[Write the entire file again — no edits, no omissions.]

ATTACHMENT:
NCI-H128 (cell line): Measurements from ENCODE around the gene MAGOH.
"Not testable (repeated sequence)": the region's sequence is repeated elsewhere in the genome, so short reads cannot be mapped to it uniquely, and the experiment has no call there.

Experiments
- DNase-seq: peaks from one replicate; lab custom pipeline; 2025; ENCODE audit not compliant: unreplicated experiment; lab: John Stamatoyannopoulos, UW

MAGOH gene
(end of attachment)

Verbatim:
NCI-H128 (cell line): Measurements from ENCODE around the gene MAGOH.
"Not testable (repeated sequence)": the region's sequence is repeated elsewhere in the genome, so short reads cannot be mapped to it uniquely, and the experiment has no call there.

Experiments
- DNase-seq: peaks from one replicate; lab custom pipeline; 2025; ENCODE audit not compliant: unreplicated experiment; lab: John Stamatoyannopoulos, UW

MAGOH gene